Using Flocabulary as an intervention tool
Response to Intervention (RtI) is like a good pair of shapewear – supports you in all the right places while being unnoticeable. Done effectively, Response to Intervention (RtI) is the “Road to Independence” for many struggling learners. Students need interventions for success in the classroom: academically, behaviorally, or both. Flocabulary takes the stigma away from needing more help. Using Response to Intervention (RtI) activities through Flocabulary makes learning at your own level the new classroom norm.
1. Introduce Math concepts
Need an intervention supporting students with multiplication and division? How ‘bout ratios and proportional relationships? Flocabulary has a lesson for you. Creating lessons for your “high fliers” and “sweet ‘n lows” is easy peasy:
- From the Math lesson library, choose a skill or topic you want students to practice. For example, Numbers and Operations.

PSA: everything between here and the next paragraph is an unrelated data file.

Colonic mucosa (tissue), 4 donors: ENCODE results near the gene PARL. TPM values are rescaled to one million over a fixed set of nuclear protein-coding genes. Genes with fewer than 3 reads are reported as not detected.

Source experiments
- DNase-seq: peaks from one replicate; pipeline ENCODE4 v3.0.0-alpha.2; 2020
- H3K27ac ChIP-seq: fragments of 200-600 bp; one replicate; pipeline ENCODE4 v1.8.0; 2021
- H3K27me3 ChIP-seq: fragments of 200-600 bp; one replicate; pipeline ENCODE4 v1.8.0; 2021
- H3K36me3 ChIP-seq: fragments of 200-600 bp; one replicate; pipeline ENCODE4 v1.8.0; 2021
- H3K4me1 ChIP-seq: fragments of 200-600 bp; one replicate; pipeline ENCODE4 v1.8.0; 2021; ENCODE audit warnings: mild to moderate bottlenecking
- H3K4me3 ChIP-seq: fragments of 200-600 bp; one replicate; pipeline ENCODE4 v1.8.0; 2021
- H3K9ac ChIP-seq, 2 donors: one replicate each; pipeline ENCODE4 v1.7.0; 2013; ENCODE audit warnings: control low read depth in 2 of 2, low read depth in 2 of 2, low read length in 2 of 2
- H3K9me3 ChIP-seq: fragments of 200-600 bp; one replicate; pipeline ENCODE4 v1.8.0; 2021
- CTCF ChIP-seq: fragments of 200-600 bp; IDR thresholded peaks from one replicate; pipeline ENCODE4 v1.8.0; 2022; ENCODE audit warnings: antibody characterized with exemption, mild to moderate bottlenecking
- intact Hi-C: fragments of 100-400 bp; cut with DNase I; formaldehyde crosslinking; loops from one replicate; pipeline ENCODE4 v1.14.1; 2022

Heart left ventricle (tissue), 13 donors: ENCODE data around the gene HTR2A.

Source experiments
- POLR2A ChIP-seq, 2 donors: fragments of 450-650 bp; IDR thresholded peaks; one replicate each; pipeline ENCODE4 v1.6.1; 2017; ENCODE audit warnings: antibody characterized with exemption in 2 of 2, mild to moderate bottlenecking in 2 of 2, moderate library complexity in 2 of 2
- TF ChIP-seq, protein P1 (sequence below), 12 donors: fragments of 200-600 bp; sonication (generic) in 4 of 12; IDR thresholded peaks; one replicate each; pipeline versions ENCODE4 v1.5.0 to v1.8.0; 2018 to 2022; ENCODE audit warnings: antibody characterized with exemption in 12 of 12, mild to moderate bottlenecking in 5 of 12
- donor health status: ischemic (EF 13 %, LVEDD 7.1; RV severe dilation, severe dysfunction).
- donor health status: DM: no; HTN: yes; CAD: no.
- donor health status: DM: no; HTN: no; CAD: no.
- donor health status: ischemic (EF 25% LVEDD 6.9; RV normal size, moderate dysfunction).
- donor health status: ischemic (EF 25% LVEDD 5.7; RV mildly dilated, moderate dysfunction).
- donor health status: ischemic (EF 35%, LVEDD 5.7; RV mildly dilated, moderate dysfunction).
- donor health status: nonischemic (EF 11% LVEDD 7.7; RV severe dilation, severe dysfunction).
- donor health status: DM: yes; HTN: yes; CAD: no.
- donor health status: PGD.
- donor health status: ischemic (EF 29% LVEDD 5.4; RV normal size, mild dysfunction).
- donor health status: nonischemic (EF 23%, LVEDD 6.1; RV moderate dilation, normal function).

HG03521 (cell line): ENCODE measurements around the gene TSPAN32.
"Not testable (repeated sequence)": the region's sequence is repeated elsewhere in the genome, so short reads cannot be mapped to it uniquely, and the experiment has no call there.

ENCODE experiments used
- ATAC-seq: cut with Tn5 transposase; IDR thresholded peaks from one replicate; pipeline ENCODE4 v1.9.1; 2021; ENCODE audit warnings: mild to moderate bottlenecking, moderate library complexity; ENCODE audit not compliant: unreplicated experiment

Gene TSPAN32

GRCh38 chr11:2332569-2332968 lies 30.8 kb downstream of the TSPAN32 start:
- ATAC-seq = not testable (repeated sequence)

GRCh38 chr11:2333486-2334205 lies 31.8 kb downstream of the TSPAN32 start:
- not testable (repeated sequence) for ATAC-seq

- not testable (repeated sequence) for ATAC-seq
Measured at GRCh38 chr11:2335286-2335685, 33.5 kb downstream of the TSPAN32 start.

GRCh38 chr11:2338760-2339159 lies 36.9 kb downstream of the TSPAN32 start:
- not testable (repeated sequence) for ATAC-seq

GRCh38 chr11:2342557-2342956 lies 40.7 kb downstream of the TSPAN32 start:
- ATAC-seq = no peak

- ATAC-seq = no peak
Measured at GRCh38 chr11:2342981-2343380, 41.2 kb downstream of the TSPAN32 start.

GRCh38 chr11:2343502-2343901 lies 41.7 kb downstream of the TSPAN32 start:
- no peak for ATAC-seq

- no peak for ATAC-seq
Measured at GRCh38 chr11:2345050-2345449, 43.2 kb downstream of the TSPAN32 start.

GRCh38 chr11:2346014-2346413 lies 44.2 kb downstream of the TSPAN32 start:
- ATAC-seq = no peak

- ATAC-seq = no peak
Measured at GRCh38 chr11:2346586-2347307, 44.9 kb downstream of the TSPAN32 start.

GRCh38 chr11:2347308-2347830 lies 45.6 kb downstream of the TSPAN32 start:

- Click on “Assign” in the left hand corner of the video lesson. Select students you wish to assign.
- Select activities to complete (vocab cards, game, quiz, etc.)
- Students login and complete assignments for me to check later.
I create assignments students complete during centers while I work with small groups. Recently, I had my high students work on” even and odd numbers” (2nd grade) while other students needed extra practice “adding and subtracting zero” (kinder-1st). It comforts me to know I’m differentiating for my students both with me and independent work. I check student progress in my reports, planning for my kids based on performances. I adjust interventions if students need more practice or move on to new concepts. The ease of it all makes using Flocabulary as an intervention a good choice for my classroom. Flocabulary offers many resources to make planning easier. I got ideas for my even and odd lesson from a Flocabulary plan I found within the teacher resources.
2. Develop stronger comprehension